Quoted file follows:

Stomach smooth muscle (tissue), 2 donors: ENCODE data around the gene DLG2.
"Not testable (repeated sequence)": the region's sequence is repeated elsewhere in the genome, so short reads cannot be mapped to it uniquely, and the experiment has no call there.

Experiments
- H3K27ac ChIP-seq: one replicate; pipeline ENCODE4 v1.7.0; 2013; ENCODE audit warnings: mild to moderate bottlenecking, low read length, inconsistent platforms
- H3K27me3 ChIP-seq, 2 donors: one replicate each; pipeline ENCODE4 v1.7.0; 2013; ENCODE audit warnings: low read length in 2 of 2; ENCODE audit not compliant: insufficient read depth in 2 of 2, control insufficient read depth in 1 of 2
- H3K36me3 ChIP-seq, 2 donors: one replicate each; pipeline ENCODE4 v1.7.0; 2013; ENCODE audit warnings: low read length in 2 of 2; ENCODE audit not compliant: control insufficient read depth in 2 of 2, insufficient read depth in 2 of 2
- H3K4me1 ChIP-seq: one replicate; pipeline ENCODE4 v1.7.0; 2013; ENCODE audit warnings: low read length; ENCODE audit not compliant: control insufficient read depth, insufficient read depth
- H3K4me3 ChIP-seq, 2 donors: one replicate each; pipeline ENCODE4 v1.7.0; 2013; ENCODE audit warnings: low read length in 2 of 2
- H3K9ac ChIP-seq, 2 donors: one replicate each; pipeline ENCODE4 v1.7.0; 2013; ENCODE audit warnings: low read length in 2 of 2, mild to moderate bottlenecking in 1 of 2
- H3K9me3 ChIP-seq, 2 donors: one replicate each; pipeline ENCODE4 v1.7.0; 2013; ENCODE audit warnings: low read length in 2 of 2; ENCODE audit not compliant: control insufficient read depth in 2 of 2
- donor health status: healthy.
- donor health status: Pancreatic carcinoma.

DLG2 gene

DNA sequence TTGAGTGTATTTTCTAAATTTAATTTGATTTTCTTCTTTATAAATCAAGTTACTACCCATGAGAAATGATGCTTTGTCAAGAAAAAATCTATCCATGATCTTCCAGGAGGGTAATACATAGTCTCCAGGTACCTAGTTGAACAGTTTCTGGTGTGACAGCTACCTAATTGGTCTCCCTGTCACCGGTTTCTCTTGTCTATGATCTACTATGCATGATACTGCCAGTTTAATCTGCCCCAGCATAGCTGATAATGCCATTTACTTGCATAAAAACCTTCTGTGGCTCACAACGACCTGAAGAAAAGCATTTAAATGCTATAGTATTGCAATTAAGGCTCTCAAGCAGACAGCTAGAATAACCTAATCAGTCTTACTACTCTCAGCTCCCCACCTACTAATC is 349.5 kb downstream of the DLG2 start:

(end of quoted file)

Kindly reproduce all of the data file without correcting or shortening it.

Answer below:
Stomach smooth muscle (tissue), 2 donors: ENCODE data around the gene DLG2.
"Not testable (repeated sequence)": the region's sequence is repeated elsewhere in the genome, so short reads cannot be mapped to it uniquely, and the experiment has no call there.

Experiments
- H3K27ac ChIP-seq: one replicate; pipeline ENCODE4 v1.7.0; 2013; ENCODE audit warnings: mild to moderate bottlenecking, low read length, inconsistent platforms
- H3K27me3 ChIP-seq, 2 donors: one replicate each; pipeline ENCODE4 v1.7.0; 2013; ENCODE audit warnings: low read length in 2 of 2; ENCODE audit not compliant: insufficient read depth in 2 of 2, control insufficient read depth in 1 of 2
- H3K36me3 ChIP-seq, 2 donors: one replicate each; pipeline ENCODE4 v1.7.0; 2013; ENCODE audit warnings: low read length in 2 of 2; ENCODE audit not compliant: control insufficient read depth in 2 of 2, insufficient read depth in 2 of 2
- H3K4me1 ChIP-seq: one replicate; pipeline ENCODE4 v1.7.0; 2013; ENCODE audit warnings: low read length; ENCODE audit not compliant: control insufficient read depth, insufficient read depth
- H3K4me3 ChIP-seq, 2 donors: one replicate each; pipeline ENCODE4 v1.7.0; 2013; ENCODE audit warnings: low read length in 2 of 2
- H3K9ac ChIP-seq, 2 donors: one replicate each; pipeline ENCODE4 v1.7.0; 2013; ENCODE audit warnings: low read length in 2 of 2, mild to moderate bottlenecking in 1 of 2
- H3K9me3 ChIP-seq, 2 donors: one replicate each; pipeline ENCODE4 v1.7.0; 2013; ENCODE audit warnings: low read length in 2 of 2; ENCODE audit not compliant: control insufficient read depth in 2 of 2
- donor health status: healthy.
- donor health status: Pancreatic carcinoma.

DLG2 gene

DNA sequence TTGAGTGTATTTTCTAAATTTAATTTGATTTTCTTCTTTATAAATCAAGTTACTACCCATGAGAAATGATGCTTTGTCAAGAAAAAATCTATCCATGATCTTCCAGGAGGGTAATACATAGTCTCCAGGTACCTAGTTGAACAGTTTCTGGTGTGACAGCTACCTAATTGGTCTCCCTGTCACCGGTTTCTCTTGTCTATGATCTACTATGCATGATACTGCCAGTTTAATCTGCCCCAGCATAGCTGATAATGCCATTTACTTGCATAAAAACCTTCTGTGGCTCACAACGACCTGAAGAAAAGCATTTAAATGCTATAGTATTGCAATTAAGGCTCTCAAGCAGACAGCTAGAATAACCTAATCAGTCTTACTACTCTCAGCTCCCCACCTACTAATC is 349.5 kb downstream of the DLG2 start: